Webinar recordings

Access recordings of webinars from our 2019-2021 series below:

Overview of the findings and recommendations from the Landwise project including a web tool for visualisation.  And how different Natural Flood Management measures related to land use and land management affect soil physical and hydrological properties with implications for flood risk management. Survey sites have included a range of arable, permanent grassland and woodland land uses over chalk, limestone and mudstone geology. Farming practices included range from conventional to highly innovative.


Protect-NFM has worked alongside partners including Moors for the Future Partnership and the Environment Agency to carry out field studies to better understand the NFM efficacy of upland restoration works. The experiments have been carried out to assess the potential impact of various forms of gully blocking, restoration of Sphagnum cover on moorlands, and establishment of upland woodlands on hillslope runoff production and channel flow. In this presentation, Martin and Donald will provide a synthesis of empirical evidence from preliminary results obtained from these experiments. They will show the potential storage capacity of large stone dams (Brownies) in a flood-relevant event and highlight opportunities for optimisation. And how enhancing roughness properties can increase lag times and moderate runoff from peatland systems.

To access the webinar slides click here.

Additional material:

Click on image above to access paper.

To access webinar slides click here.

Richard talks about soil hydrology and natural water movement through different soil types.  He will show how to recognise degraded soils, and how these can be restored.  Case studies will be used, drawing in particular on the Environment Agency’s work in Devon and Cornwall.

Additional material:

Soil Examination, Rainfall Simulation and Soil Runoff and Infiltration Experiments following a flood event in the Boscastle area, July 2007, Dr Nicholas Howden and Dr Lynda Deeks, National Soil Resources Institute, Cranfield University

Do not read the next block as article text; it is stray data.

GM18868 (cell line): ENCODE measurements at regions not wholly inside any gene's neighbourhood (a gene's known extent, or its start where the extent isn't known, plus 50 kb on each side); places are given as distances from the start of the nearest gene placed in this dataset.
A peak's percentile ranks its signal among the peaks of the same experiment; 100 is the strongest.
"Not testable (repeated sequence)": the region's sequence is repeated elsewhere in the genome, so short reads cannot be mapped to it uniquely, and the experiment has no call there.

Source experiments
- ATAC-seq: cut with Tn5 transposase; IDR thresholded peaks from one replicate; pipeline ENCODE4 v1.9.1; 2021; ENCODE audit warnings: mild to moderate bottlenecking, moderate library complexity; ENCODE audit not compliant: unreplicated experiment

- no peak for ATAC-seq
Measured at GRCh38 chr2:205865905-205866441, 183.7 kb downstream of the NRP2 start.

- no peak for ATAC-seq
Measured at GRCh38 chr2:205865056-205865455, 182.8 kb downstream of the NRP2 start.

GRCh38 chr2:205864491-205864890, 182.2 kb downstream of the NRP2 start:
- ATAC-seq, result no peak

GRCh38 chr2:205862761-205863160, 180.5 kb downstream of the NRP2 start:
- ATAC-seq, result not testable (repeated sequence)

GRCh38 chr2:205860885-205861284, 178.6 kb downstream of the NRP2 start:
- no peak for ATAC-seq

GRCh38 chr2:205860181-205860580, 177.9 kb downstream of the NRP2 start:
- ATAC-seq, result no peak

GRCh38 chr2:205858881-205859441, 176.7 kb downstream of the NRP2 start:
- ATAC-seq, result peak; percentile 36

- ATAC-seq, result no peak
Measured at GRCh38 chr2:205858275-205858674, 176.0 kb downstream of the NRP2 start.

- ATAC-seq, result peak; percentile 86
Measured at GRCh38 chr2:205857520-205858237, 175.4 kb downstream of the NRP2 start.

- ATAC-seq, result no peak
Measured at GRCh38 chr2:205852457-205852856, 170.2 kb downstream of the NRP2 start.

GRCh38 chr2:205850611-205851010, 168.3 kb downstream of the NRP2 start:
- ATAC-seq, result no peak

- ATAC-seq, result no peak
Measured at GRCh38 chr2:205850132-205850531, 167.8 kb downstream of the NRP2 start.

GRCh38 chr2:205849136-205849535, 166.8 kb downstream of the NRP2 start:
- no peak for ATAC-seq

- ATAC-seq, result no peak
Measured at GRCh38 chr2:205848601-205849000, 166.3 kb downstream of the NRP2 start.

Soil Erosion Control in Maize, April 2002, Environment Agency R&D Technical Report P2-123/1, R O Clements, Institute of Grassland and Environmental Research & G Donaldson, Institute of Arable Crops Research

To access webinar slides click here.

The Eddleston Water Project, located north of Peebles in the Scottish Borders, is an ongoing long-term empirical study to understand changes in runoff dynamics resulting from NFM interventions.  Over 10 years the study has revealed a great deal of complexity in terms of runoff generation and hydrograph characteristics.  It now provides a rich source of data from more than 20 water level monitoring sites, enabling analysis of the interplay between attenuated and unmodified flows in a catchment characterised by varying geology and land uses.  In particular, the growing data set provides a valuable resource for the testing of hydrological models of runoff attenuation.

This rich dataset has been used to undertake multi-scale calibration of a whole catchment 2d hydrodynamic model (HEC-RAS 2D). Different model representations of the leaky barriers have been investigated and a user-guide developed to help modelling NFM in other catchments based on the Eddleston water findings.

Alongside the focus on surface water and groundwater hydrology, a second aim of the project is to assess the impact of NFM measures on riparian habitats and catchment ecology, so taking an integrated whole catchment approach to river restoration. A focus has been the impact of NFM channel remeandering on hydromorphology, aquatic macroinvertebrates, macrophytes and fish populations in the Eddleston. The remeandering (after 200 years!) of the channel at Cringletie and Lake Wood forms the basis for the work.

Additionally, the study has included assessment of the costs and benefits of NFM works. The headline findings show £2.85m benefits from flood damages avoided complemented by £17.7m from other ecosystems services including carbon sequestration, water quality, biodiversity and recreation.

You can download a more detailed summary here and find out more about the project on the Tweed Forum website here.

To access webinar slides click here.